After switching on the device, a self-test is executed first. There
are some relay clicks from inside the unit. The ADT-200A has a
built-in fan that runs permanently. Luckily it is quiet and
therefore hard to hear. After pressing the volume control, I was
astonished to note that the device does not have a built-in speaker!
At first, a matching rear speaker had to be connected. After
connecting the active speakers of the computer, I noticed rattling
noises coming from the speaker. So I provisionally took a passive
loudspeaker of my stereo to exclude that the sounds came about
because of a ground loop. Unfortunately, the rattle was still there!
So it came from the ADT-200A. But in the receiving operation, the
disturbance is not heard. Since I make reception tests practically
only with headphones, a problem got in the way! The ADT-200A has no
regular headphone jack on the front panel. It has a Lemo socket that
combines all the connections for headphones and microphone. So I had
to ask Mr. Zahnd to send me a Lemo plug, so I could make an adapter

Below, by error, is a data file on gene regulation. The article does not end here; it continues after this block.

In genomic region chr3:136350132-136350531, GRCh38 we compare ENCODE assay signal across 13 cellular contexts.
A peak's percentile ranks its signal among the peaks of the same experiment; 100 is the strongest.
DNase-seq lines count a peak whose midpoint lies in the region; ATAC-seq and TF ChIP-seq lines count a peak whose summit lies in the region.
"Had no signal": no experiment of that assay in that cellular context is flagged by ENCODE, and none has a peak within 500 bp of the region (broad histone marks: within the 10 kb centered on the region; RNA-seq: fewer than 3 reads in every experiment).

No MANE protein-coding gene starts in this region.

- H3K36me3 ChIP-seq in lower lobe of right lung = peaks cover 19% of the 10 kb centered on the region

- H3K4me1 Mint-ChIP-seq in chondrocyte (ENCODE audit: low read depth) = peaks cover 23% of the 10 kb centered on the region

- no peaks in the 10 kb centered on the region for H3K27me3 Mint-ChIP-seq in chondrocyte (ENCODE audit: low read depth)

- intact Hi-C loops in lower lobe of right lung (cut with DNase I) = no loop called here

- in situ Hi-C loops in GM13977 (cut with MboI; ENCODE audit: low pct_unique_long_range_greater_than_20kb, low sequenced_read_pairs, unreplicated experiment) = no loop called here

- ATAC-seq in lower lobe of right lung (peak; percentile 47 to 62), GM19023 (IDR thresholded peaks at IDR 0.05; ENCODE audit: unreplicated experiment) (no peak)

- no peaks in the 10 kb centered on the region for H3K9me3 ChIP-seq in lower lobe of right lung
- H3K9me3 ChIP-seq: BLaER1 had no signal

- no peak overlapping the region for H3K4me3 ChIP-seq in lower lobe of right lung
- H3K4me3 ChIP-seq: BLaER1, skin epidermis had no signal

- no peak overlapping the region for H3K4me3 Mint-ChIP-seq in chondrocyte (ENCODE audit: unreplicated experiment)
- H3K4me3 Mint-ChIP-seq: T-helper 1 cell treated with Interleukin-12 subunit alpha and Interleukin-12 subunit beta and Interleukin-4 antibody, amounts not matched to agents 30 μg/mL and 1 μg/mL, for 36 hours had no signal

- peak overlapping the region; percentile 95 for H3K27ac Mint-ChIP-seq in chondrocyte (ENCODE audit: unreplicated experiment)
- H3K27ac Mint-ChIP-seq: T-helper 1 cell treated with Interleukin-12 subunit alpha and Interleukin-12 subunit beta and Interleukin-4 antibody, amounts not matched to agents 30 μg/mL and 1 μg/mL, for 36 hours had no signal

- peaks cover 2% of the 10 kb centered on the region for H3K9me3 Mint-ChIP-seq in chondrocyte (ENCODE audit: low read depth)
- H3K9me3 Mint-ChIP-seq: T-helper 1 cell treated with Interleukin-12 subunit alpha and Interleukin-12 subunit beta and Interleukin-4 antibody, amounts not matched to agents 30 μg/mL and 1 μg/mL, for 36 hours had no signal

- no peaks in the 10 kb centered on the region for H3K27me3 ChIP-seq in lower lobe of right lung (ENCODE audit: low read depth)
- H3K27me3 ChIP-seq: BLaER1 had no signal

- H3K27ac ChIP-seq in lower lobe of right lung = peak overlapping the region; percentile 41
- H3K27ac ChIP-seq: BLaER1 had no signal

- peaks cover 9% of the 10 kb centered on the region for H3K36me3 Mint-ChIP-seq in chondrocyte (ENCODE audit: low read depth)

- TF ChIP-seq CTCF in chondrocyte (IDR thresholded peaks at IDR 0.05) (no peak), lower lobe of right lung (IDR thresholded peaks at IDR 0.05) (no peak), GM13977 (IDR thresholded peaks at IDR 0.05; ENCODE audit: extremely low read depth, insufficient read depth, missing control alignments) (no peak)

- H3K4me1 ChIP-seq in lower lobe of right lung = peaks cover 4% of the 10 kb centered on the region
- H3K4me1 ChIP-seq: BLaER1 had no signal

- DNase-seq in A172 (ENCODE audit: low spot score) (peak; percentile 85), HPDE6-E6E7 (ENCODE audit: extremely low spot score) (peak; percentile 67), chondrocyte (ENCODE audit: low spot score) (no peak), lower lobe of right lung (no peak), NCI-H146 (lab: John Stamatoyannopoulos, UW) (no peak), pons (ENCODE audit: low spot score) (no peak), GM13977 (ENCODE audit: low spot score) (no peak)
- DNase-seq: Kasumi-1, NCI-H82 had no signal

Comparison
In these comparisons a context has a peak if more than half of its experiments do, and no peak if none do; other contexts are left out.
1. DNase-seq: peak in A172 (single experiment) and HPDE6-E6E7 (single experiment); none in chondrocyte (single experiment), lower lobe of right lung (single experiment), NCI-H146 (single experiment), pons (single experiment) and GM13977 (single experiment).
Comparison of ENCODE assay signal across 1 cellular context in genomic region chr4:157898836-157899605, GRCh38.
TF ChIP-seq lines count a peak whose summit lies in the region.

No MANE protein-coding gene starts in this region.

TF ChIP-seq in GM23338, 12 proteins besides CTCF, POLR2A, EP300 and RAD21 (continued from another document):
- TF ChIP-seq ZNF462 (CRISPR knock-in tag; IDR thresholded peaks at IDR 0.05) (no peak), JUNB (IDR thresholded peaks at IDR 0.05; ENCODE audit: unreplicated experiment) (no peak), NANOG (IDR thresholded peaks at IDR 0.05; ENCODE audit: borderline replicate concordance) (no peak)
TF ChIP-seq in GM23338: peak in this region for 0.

with a 3.5mm jack. So it happened and the reception tests and
comparisons could begin.
ADAT Spectrum Analyzer
The reception with the ADT-200A
In order to determine the reception power of a receiver, a comparison device is necessary. For this I took the Icom IC-R8600. He comes closest to the ADT-200A. It is also a standalone SDR with a 14bit ADC. Various antennas were used: Stampfl Active Dipole, Reuter Kreuzloop / RLA4 / 2E and the old Datong AD370.
11.9KHz the alpha signals from Russia could be heard again for a
long time. These broadcasts are used for radio navigation of
aircraft, ships and submarines. The ADT-200A brought the transmitter
to the headphones with almost the same audibility as the IC-R8600.
However, Icom had to switch on the preamplifier. Both devices were
placed on CW with a bandwidth of 100Hz. On the long wave BBC4 can be
heard here on 198KHz with quite strong signal every day. This time
the transmitter was disturbed by a local disturbance, a kind of
rattling. The Noiseblanker of the ADT-200A could eliminate the
rattling completely, so that the transmitter was to be taken up
properly. Here, the excellent AM reception of the ADT-200A was
noticeable. Very low noise and a great voice reproduction. In
comparison, the IC-R8600 had a rather dull playback and rushed a bit
more. But his Noiseblanker could eliminate the disturbances